By Jamie Hand
“If you can imagine a mouse and an elephant in a room — both of them have their own skills, their own unique perspectives. If you’re the elephant, you don’t need to know much about the mouse to survive; you just kind of do your thing. But if you’re the mouse, you’re highly aware of everything the elephant is doing because you could be trampled in a step. So you pay attention to its movements, you learn its habits, you anticipate its rituals. You really are somewhat dependent upon the decisions and the whims of the elephant in how you go about your day.”
This is how Eric Ratinoff, co-founder of The Mouse and The Elephant, explains the meaning behind the name. Ratinoff and his partner, Kira Banks, help organizations develop inclusive workplaces.
In the workplace, there are mice and there are elephants. There are people with power and privilege, who have both the authority and the skill to direct the culture. And there are people who have a voice, but often do not have the institutional support to make their voice heard – people who don’t or can’t wield the force of authority.
The traditional fable of the mouse and the elephant helps Ratinoff and Banks frame a diversity and inclusion discussion for leaders in the workplace. The metaphor helps people begin to reflect on when they have been the mouse, and when they have been the elephant.
This reflection can launch a more difficult conversation about emotional intelligence, identity, privilege, and power – one of the early steps on the path to intentional inclusiveness, a model Banks and Ratinoff developed to help people see inclusion as a process instead of a destination.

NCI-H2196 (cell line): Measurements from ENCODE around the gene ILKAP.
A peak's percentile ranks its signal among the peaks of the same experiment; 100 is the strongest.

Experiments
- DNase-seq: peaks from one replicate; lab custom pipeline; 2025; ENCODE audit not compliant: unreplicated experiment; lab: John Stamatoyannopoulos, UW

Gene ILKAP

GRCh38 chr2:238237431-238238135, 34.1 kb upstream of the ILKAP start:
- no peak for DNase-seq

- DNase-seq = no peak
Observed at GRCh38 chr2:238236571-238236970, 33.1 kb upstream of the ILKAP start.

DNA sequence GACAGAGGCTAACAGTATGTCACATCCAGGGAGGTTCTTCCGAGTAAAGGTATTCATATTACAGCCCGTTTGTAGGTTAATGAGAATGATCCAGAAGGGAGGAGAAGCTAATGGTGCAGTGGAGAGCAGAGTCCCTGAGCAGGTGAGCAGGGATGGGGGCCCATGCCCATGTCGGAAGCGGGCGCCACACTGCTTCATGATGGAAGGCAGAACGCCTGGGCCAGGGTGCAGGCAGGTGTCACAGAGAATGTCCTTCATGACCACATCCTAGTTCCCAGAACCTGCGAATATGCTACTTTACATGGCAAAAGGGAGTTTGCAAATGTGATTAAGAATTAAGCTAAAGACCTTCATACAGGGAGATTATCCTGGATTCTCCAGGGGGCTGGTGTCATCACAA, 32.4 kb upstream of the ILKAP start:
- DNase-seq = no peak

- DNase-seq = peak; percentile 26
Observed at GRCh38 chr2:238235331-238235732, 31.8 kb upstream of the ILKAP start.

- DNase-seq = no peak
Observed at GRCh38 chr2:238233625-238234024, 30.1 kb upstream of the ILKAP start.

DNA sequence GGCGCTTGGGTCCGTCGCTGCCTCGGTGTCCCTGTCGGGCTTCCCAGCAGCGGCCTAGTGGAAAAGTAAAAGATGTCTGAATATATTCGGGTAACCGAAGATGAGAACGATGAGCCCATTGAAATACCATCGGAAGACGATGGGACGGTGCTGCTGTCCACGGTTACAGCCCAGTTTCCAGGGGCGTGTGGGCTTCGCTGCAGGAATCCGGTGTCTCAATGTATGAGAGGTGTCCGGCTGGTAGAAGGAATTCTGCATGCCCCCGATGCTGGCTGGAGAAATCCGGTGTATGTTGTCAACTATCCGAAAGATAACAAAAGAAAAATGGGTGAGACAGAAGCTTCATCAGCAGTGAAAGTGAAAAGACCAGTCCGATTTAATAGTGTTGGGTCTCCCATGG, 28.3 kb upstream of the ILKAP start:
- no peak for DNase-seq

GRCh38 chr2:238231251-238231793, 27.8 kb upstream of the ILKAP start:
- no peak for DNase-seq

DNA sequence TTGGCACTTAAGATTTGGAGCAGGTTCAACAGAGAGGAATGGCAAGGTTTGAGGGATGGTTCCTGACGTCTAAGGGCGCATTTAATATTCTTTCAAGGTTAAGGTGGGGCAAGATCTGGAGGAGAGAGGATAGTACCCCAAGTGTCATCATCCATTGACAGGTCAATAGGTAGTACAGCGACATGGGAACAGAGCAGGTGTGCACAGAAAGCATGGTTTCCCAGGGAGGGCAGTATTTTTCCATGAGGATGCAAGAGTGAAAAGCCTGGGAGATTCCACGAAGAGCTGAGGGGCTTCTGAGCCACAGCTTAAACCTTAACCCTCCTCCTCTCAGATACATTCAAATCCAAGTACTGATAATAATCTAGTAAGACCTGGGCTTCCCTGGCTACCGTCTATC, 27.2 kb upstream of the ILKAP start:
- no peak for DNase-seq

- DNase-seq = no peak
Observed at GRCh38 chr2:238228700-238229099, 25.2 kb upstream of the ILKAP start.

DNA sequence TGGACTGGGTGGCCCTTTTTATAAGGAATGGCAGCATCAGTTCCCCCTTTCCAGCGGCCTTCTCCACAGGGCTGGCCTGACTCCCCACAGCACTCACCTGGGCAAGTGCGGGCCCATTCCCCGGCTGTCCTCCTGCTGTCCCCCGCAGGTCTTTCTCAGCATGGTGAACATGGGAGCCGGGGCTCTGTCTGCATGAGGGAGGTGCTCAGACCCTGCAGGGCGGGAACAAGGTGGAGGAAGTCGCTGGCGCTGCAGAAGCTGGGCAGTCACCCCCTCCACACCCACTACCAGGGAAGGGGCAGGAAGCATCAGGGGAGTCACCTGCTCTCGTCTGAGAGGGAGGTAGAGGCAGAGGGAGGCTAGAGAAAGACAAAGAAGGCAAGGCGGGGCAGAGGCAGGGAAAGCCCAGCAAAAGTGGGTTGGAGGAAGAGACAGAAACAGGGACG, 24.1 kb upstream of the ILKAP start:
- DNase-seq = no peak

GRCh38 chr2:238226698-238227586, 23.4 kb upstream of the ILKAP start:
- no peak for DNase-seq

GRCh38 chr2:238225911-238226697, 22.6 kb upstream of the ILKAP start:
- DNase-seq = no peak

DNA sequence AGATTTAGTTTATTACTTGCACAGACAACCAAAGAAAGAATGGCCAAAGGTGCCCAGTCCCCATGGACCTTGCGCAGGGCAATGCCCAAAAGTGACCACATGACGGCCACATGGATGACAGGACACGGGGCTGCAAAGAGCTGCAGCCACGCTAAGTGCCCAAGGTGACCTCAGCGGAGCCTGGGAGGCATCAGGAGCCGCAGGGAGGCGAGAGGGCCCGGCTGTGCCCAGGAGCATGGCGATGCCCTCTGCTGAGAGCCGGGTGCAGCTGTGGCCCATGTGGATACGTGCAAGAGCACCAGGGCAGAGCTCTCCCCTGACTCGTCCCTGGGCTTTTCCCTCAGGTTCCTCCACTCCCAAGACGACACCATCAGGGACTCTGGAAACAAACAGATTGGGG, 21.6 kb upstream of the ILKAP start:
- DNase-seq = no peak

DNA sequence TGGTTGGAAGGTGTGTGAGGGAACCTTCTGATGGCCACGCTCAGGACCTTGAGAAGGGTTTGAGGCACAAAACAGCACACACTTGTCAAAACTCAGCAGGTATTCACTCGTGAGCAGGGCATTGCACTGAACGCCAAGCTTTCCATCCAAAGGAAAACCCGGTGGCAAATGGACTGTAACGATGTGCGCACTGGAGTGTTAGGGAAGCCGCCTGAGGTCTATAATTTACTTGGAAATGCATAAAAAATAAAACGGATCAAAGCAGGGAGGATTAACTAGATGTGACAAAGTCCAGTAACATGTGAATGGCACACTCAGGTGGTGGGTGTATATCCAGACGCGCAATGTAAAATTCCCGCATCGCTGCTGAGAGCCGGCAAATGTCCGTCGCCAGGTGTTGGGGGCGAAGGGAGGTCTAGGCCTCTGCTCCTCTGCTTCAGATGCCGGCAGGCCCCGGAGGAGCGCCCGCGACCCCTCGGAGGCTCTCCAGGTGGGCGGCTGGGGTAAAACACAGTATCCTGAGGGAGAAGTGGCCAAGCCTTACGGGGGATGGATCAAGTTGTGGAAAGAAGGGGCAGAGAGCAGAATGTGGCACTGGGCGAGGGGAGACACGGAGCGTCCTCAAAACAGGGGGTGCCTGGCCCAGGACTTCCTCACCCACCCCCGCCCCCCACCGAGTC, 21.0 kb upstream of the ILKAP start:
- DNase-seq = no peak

Privilege may have become a loaded term in recent years, but there is no shame in being the elephant.
“Privilege doesn’t mean that things have been easy and lavish. It means ‘things have been set up to work for me’. That’s an advantage, systematically,” says Banks. “It’s to be leveraged. It’s a reflection, not a judgement. It just is.”
As a leader, holding the power carries great responsibility; not just in business decision making, but in driving the culture of a workplace.
Leaders must have the emotional intelligence required to look at every interaction – every job post, every interview, every performance review – through various lenses and perspectives – not only their own. “We challenge people to look at things they’ve seen a thousand times through new eyes,” says Ratinoff.
Once a leader has diagnosed the power and privilege balance of a situation, it’s time to step up.
“It is my responsibility — if I want to be inclusive, because I have the power and things are working for me — to say ‘what do you need and how can I support you?’” says Banks.
Not only must leaders go out of their way to be inclusive and lift up each member of a team when needed, but they must also encourage this focus in the culture around them. Doing so will drive success for the team and for the company.
“You literally lose talent, and you lose reach, which means you lose profit, if you have bias baked into how you do things as a company,” says Banks.
Is it going to be easy for leaders to drive this movement forward? Probably not. Emotional intelligence, the ability to lead diverse teams, and the skill to create an inclusive environment (like every area of leadership) will come more naturally to some. Others will have to work hard, ask for feedback, and look for coaching. Even those who have the knack will be faced with conversations that will feel uncomfortable.
The hard work is necessary. In most situations, the importance of lifting up marginalized people outweighs the discomfort of acknowledging the fact that they are marginalized.
“There is no right answer to these questions. It’s complicated,” says Ratinoff.
Banks adds, “It’s a process. No one has arrived. We are constantly evolving. Don’t ever let anyone tell you it’s a destination and not a journey.”
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